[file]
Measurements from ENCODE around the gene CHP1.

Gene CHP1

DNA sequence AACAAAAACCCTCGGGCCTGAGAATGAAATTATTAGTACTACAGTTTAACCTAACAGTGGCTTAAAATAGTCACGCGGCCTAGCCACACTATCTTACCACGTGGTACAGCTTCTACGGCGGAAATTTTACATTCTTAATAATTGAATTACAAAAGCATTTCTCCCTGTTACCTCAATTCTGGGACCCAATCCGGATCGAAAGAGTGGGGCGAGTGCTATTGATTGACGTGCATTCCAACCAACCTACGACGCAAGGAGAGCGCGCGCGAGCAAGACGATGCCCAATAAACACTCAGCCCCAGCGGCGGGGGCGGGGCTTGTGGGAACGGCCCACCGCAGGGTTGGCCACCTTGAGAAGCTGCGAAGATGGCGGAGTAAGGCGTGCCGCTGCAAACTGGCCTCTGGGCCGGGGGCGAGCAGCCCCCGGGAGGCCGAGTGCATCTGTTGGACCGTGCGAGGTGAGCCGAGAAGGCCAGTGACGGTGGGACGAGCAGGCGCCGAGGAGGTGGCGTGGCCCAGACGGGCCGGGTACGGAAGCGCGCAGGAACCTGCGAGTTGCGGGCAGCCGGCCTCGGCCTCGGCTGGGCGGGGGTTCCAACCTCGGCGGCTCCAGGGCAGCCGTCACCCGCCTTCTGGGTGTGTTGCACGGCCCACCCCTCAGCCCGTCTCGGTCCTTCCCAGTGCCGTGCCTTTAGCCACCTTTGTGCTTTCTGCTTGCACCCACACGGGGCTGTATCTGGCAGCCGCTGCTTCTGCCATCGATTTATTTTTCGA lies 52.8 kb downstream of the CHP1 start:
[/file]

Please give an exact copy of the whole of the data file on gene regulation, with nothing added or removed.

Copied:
Measurements from ENCODE around the gene CHP1.

Gene CHP1

DNA sequence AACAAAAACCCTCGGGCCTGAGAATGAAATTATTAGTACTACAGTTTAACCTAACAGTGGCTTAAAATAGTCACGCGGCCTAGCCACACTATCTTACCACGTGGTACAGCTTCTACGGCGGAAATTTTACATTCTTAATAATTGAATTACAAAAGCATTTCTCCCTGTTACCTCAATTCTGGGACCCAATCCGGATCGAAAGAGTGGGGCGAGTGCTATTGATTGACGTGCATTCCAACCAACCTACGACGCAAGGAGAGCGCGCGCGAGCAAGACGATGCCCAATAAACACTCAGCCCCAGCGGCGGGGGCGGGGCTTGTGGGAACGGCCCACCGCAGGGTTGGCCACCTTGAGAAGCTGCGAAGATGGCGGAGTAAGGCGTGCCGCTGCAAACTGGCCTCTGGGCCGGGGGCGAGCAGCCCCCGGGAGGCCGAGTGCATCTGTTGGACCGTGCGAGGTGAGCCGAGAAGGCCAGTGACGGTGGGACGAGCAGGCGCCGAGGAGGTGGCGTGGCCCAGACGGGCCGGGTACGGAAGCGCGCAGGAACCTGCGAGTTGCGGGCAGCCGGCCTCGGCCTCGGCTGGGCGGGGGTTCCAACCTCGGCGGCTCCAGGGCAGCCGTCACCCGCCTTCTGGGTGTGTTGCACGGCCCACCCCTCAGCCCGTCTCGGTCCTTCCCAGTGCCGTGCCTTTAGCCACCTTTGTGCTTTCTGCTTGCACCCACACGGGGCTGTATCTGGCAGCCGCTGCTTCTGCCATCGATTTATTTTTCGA lies 52.8 kb downstream of the CHP1 start: